NJ Congressman Jeff Van Drew (center), joined American Littoral Society staff and military veterans at the Littoral Society's 5th Annual Veterans Day on the Bay.
At the American Littoral Society's 5th Annual Veterans Day on the Bay celebration the Society dedicated the reefs built at Cooks Beach to the US Navy.
The intertidal reefs at Cooks Beach were built by volunteers and Littoral Society staff in August 2019 during the Littoral Society's annual Shell-A-Bration. Over the past five years the Society has engineered eight reefs designed to preserve Delaware Bay beaches restored following Superstorm Sandy.
Attendees at the event were once again given the opportunity to honor the veterans they hold dear by inscribing that special person's name on a shell that was placed on the reefs.
The Littoral Society was honored to be joined NJ Congressman Jeff Van Drew.
The event will also featured food from Spanky's BBQ, arts and crafts for children, as well as hands-on study of the wildlife living in this new reef through interactive marine science activities such as seining and species identification.
The First Annual Veterans Day on the Bay took place on November 11, 2015 at South Reeds Beach. The reef was dedicated to all veterans and highlighted veteran involvement in the effort to restore New Jersey's Delaware Bayshore, which had been devastated by Superstorm Sandy. Event attendees honored their own military veterans by inscribing that special person's name on a shell and placing that shell on "Veterans Reef."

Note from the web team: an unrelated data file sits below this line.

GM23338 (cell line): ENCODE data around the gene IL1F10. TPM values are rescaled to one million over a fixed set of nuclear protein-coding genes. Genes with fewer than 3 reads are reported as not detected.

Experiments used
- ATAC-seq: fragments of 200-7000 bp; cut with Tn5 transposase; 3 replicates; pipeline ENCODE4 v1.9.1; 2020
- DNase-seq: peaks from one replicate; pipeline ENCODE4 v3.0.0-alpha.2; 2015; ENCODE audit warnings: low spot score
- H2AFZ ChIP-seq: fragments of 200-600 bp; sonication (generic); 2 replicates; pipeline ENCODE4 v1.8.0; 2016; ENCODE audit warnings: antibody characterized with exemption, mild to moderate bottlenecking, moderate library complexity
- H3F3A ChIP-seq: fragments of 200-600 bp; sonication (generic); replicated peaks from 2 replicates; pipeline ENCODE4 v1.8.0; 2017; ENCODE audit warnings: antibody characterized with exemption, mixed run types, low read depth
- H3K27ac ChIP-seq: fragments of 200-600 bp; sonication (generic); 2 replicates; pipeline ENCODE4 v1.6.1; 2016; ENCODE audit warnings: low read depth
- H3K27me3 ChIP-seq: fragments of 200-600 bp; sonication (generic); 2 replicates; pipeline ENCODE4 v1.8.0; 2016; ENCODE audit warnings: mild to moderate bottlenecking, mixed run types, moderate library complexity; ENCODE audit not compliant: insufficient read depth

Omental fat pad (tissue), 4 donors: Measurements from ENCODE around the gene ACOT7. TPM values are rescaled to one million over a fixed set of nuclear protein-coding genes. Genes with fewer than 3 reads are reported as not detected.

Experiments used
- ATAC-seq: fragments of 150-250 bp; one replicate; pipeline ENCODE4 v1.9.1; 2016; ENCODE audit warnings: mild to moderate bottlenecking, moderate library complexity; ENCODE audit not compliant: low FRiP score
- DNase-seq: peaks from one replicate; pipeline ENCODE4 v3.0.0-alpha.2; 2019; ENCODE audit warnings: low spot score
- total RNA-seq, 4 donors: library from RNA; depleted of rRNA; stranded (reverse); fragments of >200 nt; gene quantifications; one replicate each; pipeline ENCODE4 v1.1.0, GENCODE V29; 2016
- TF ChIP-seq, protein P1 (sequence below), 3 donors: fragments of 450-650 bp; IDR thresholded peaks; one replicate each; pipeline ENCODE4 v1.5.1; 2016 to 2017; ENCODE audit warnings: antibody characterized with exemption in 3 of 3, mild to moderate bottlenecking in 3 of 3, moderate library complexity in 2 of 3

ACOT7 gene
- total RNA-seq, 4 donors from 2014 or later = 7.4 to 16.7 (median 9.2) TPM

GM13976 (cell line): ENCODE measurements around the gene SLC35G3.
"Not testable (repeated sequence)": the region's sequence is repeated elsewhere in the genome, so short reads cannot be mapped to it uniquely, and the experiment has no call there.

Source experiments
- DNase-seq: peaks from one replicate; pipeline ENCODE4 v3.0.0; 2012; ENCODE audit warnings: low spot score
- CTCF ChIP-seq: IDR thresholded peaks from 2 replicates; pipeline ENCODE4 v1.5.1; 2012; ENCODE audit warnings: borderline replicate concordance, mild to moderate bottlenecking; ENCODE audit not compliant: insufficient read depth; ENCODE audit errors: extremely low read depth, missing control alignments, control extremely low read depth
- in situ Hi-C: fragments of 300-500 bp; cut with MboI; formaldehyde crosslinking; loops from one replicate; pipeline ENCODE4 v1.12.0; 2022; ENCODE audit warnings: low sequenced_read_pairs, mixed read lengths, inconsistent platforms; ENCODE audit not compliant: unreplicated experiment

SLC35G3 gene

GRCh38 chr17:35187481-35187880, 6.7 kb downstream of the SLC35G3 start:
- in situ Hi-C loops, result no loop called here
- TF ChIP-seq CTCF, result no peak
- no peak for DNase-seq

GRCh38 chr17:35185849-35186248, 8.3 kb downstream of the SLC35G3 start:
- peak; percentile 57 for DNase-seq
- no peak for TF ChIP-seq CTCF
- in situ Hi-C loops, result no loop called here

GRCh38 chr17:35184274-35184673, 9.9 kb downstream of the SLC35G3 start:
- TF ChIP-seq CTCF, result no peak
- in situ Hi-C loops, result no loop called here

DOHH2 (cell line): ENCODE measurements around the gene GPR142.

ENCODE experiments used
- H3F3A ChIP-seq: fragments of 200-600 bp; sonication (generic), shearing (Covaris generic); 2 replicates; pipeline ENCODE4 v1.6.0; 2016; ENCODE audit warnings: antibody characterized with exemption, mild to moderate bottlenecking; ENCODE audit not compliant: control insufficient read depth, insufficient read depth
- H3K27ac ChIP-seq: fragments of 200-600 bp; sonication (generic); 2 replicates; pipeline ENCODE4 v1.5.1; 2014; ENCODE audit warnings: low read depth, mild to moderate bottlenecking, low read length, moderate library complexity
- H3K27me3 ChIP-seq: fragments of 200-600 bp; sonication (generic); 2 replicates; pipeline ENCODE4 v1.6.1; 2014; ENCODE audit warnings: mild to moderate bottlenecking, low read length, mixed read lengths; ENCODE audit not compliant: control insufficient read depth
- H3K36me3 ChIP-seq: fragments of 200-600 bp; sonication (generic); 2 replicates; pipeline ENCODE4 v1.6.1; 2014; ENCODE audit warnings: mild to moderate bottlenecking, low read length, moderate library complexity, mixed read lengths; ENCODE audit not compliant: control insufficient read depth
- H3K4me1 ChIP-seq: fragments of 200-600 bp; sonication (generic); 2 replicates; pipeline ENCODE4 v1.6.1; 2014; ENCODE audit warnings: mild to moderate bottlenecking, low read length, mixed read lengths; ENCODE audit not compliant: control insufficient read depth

As part of the restoration effort the Society created a program for hiring veterans to help survey restoration sites and monitor the work after completion.
After restoring beaches at a number of Delaware Bayshore locations, the Society began building near-shore reefs at many of those sites. Oyster reef living shorelines have already been established at South Reeds Beach, Moores Beach, Dyers Cove, and Thompsons Beach.
In addition to preventing sand loss from wind-driven waves and and creating a natural and protective living space for numerous other aquatic creatures, such as oysters, the reefs also make calmer waters for spawning horseshoe crabs headed for the beach.
The crabs are critical to the area economy. Crab eggs feed migratory shorebirds, like the Red Knot, a federally-listed endangered species which stops in New Jersey each spring on its long journey from South America to the Arctic Circle. The Red Knot and other shorebirds help bring $35 million in tourist dollars to New Jersey’s Delaware Bayshore region each year.
Once again we intend to show our appreciation and mark the progress we've made by dedicating another reef to a specific military branch while giving attendees the opportunity to honor the veterans they hold dear by inscribing that special person's name on a shell that will be placed on the reef
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